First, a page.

Week in Regulation
January 19, 2021
Final Full Week of Trump Administration Lands on Net-Costs Side
Last week marked the last full week of the Trump Administration. With these waning days, the administration released its final report on its signature regulatory budgeting framework. In contrast to the savings claimed in that report, however, a significant Environmental Protection Agency (EPA) rule drove the week into the net-cost column of the regulatory ledger. Across all rulemakings, agencies published $2.2 billion in total net costs but did cut 35,075 hours of annual paperwork.
- Proposed Rules: 50
- Final Rules: 118
- 2021 Total Pages: 4,868
- 2021 Final Rule Costs: $452.8 million
- 2021 Proposed Rule Costs: -$120.9 million
TRACKING THE REGULATORY BUDGET
As noted above, the administration finally released its report on its accounting of the fiscal year (FY) 2020 regulatory budget under Executive Order (EO) 13,771. See the “This Week’s Regulatory Picture” section below for more details on that report. While EO 13,771 is likely winding down soon, there were still some notable actions taken under its auspices.
The most consequential rulemaking of the week was an EPA rule on “National Primary Drinking Water Regulations: Lead and Copper Rule Revisions.” The rule makes a variety of changes to bolster regulatory requirements regarding water safety standards. For instance, the “final rule requires, for the first time, community water systems to conduct lead-in-drinking-water testing and public education in schools and child care facilities.” EPA estimates that these requirements could impose between $167 million and $372 million in annualized costs. Taking the present value of the midpoint of that range yields $3.9 billion in total costs.
The most significant deregulatory action of the week comes from the Department of Transportation (DOT). This DOT rule on “Pipeline Safety: Gas Pipeline Regulatory Reform” amends relevant regulatory code “to ease regulatory burdens on the construction, maintenance, and operation of gas transmission, distribution, and gathering pipeline systems without adversely affecting safety.” According to the rule’s Regulatory Impact Analysis, these actions will – for EO 13,771 purposes – yield roughly $87 million in annualized savings (or $1.2 billion in present value).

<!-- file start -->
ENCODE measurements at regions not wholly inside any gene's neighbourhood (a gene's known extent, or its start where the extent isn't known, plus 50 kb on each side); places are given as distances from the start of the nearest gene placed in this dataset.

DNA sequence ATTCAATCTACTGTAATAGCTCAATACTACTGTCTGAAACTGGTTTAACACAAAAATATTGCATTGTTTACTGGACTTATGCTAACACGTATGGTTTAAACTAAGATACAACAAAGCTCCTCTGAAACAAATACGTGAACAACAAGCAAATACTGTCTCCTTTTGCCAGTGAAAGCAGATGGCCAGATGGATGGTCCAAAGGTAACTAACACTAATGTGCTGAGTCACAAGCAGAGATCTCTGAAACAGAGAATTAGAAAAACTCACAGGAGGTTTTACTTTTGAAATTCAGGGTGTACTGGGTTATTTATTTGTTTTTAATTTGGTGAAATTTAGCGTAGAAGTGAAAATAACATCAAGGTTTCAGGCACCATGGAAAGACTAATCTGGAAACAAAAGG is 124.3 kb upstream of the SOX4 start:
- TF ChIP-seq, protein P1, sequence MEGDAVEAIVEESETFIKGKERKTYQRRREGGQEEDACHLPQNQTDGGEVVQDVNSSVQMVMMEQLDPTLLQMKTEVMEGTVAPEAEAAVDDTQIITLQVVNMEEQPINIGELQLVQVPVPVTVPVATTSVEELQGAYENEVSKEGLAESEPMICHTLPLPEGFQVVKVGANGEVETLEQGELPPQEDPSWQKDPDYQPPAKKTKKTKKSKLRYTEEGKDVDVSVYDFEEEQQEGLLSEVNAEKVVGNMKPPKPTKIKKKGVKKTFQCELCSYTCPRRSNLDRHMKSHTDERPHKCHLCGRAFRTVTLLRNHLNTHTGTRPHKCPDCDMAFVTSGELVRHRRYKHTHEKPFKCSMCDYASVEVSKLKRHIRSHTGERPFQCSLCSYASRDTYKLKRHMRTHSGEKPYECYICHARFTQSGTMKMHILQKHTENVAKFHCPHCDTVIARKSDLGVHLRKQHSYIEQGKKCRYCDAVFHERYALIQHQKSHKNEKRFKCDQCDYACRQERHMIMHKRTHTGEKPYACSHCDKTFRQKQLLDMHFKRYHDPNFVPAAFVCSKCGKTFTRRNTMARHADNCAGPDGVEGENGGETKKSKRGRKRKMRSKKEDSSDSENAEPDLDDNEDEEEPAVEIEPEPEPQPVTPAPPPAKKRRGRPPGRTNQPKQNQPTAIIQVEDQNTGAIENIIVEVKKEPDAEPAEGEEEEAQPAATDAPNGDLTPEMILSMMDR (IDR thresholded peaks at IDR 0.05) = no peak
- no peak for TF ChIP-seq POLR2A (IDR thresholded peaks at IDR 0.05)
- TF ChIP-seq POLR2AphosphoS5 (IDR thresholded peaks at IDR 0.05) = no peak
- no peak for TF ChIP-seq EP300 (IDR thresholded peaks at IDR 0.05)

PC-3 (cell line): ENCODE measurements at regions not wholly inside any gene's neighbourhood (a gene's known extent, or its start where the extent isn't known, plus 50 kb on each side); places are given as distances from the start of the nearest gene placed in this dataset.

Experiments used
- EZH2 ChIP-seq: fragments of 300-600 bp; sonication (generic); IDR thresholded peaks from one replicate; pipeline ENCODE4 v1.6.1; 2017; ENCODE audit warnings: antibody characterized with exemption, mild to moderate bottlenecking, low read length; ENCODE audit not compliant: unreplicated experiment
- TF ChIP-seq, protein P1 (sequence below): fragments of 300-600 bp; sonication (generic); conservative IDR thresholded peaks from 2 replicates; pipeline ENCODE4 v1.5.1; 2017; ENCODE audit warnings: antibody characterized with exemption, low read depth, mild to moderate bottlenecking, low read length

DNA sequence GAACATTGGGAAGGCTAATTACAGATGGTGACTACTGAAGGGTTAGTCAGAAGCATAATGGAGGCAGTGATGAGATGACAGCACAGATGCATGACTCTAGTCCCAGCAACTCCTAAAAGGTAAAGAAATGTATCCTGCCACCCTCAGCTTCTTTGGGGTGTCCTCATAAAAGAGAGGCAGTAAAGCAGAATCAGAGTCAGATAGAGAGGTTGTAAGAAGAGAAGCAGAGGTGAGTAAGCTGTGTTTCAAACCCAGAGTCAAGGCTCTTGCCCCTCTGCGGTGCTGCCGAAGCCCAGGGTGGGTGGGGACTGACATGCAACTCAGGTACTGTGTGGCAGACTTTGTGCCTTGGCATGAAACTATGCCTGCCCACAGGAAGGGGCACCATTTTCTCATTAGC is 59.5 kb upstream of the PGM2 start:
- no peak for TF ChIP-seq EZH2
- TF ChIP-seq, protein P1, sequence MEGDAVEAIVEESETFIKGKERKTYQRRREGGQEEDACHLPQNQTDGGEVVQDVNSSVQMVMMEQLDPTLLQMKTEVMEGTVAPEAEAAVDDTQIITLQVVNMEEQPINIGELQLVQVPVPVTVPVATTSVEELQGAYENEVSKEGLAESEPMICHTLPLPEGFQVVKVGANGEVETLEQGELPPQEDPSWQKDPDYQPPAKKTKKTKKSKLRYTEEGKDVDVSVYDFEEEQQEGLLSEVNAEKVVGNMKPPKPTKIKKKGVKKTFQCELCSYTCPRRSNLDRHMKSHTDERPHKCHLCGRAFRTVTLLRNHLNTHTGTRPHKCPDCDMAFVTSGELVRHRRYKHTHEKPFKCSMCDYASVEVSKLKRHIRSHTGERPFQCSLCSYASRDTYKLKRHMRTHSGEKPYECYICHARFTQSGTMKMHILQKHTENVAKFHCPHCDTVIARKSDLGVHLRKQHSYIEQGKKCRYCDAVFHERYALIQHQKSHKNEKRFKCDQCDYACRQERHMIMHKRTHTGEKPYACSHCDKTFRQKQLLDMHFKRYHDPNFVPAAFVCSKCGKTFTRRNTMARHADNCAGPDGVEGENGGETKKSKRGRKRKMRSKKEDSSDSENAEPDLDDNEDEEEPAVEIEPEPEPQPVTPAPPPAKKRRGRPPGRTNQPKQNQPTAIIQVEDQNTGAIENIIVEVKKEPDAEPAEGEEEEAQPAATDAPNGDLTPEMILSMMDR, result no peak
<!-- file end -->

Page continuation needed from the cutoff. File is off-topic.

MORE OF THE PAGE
Today marks the final day of official government work under the Trump Administration. Considering the transition in administrations, there is little reason to expect the regulatory budgeting exercise to continue past this point. In the interest of documenting the current administration’s actions, however, through last week agencies have published 76 deregulatory actions and 32 regulatory actions (as defined by EO 13,771), totaling $34 billion in quantified total net costs in what would have been the FY 2021 budgetary window. Next week the American Action Forum (AAF) will provide its final update on the truncated-FY 2021 regulatory budget picture.
THIS WEEK’S REGULATORY PICTURE
This week, the Trump Administration releases its regulatory budget accounting for FY 2020.
On January 14, the Office of Information and Regulatory Affairs (OIRA) unveiled its final regulatory budget accounting for FY 2020, which concluded September 30, 2020. OIRA determined that covered agencies collectively achieved $144 billion in net present value savings. OIRA also counted 145 deregulatory actions (of which 58 were significant) against 45 significant regulatory actions.
For the most part, OIRA’s final numbers are directionally similar to AAF’s September 2020 projection. The table below shows OIRA’s cost/savings values and action counts against AAF’s.
(dollar values in millions)
The discrepancies are due to how each accounting is put together. AAF’s projection comes from Federal Register notices of final rules that indicate the agency’s determination of whether or not the rule is covered by EO 13,771, the order that created the regulatory budget. If such a rule includes an estimate of savings or costs, then AAF includes those values.
OIRA, on the other hand, makes a final determination after the conclusion of the fiscal year which rules count toward the budget what value each action has. Unfortunately, OIRA does not include a cost or savings value for each rule along with its list of covered actions, so it is impossible to determine how OIRA’s methodology is different than the agencies’ published estimates. This lack of transparency has been one of the deficiencies of the regulatory budget.
The accounting for FY 2020 will likely be the final one for some time. The Biden Administration is likely to revoke EO 13,771 soon after inauguration.
Since January 1, the federal government has published $331.9 million in total net costs (with $452.8 million from finalized rules) and 3.2 million hours of net annual paperwork burden increases (with 3.1 million hours due to final rules).